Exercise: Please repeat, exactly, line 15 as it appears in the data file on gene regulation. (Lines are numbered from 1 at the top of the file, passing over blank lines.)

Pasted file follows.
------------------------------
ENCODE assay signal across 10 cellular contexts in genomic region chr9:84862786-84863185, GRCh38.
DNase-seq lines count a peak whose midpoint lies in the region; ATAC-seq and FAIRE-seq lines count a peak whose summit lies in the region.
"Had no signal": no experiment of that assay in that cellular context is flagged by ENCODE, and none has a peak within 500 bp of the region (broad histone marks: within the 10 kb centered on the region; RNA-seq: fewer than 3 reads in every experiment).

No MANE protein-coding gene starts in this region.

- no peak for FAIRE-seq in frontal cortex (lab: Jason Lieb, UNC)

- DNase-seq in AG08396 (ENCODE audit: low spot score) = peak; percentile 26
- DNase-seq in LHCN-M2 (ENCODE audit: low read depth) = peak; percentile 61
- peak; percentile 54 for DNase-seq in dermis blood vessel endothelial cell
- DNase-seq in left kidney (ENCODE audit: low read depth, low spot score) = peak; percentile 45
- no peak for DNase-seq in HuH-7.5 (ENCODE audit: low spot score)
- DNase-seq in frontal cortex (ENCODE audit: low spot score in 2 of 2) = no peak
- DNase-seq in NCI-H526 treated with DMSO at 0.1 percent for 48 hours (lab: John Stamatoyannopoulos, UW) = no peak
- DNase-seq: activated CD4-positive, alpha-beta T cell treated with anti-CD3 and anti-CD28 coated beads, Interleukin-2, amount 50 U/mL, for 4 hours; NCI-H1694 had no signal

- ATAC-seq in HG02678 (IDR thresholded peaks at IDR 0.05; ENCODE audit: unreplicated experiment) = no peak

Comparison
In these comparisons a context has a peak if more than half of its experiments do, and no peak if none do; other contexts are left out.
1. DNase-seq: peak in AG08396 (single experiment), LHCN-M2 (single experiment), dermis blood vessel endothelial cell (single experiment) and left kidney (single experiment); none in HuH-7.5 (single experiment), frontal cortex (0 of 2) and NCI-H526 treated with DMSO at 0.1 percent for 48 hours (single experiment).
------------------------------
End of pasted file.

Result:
Comparison